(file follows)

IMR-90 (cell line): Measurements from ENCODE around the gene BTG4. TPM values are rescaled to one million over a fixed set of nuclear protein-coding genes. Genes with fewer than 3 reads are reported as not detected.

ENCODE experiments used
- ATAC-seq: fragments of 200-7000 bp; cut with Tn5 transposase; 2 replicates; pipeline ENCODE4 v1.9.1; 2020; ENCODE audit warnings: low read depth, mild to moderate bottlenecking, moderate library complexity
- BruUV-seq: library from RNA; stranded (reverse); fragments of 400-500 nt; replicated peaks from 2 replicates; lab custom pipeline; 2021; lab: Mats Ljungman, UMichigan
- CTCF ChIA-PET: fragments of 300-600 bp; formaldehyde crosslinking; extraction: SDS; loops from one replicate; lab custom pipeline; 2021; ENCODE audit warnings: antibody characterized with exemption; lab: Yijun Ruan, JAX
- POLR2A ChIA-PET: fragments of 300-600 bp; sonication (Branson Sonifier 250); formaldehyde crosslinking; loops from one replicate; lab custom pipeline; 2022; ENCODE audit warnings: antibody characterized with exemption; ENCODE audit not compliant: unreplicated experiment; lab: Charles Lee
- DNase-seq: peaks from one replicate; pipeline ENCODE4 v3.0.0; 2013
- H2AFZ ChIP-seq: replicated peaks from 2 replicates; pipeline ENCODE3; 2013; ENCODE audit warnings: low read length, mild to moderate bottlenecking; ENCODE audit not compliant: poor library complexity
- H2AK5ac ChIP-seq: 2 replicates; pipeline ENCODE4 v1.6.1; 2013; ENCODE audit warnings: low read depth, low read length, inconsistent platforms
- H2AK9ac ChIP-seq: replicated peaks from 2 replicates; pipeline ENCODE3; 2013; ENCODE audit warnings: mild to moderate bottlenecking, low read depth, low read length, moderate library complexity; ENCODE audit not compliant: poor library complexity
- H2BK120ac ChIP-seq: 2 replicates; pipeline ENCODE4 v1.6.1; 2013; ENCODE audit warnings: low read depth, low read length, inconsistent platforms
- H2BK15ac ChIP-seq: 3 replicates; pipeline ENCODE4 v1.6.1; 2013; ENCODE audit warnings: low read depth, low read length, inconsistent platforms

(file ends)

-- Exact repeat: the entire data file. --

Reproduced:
IMR-90 (cell line): Measurements from ENCODE around the gene BTG4. TPM values are rescaled to one million over a fixed set of nuclear protein-coding genes. Genes with fewer than 3 reads are reported as not detected.

ENCODE experiments used
- ATAC-seq: fragments of 200-7000 bp; cut with Tn5 transposase; 2 replicates; pipeline ENCODE4 v1.9.1; 2020; ENCODE audit warnings: low read depth, mild to moderate bottlenecking, moderate library complexity
- BruUV-seq: library from RNA; stranded (reverse); fragments of 400-500 nt; replicated peaks from 2 replicates; lab custom pipeline; 2021; lab: Mats Ljungman, UMichigan
- CTCF ChIA-PET: fragments of 300-600 bp; formaldehyde crosslinking; extraction: SDS; loops from one replicate; lab custom pipeline; 2021; ENCODE audit warnings: antibody characterized with exemption; lab: Yijun Ruan, JAX
- POLR2A ChIA-PET: fragments of 300-600 bp; sonication (Branson Sonifier 250); formaldehyde crosslinking; loops from one replicate; lab custom pipeline; 2022; ENCODE audit warnings: antibody characterized with exemption; ENCODE audit not compliant: unreplicated experiment; lab: Charles Lee
- DNase-seq: peaks from one replicate; pipeline ENCODE4 v3.0.0; 2013
- H2AFZ ChIP-seq: replicated peaks from 2 replicates; pipeline ENCODE3; 2013; ENCODE audit warnings: low read length, mild to moderate bottlenecking; ENCODE audit not compliant: poor library complexity
- H2AK5ac ChIP-seq: 2 replicates; pipeline ENCODE4 v1.6.1; 2013; ENCODE audit warnings: low read depth, low read length, inconsistent platforms
- H2AK9ac ChIP-seq: replicated peaks from 2 replicates; pipeline ENCODE3; 2013; ENCODE audit warnings: mild to moderate bottlenecking, low read depth, low read length, moderate library complexity; ENCODE audit not compliant: poor library complexity
- H2BK120ac ChIP-seq: 2 replicates; pipeline ENCODE4 v1.6.1; 2013; ENCODE audit warnings: low read depth, low read length, inconsistent platforms
- H2BK15ac ChIP-seq: 3 replicates; pipeline ENCODE4 v1.6.1; 2013; ENCODE audit warnings: low read depth, low read length, inconsistent platforms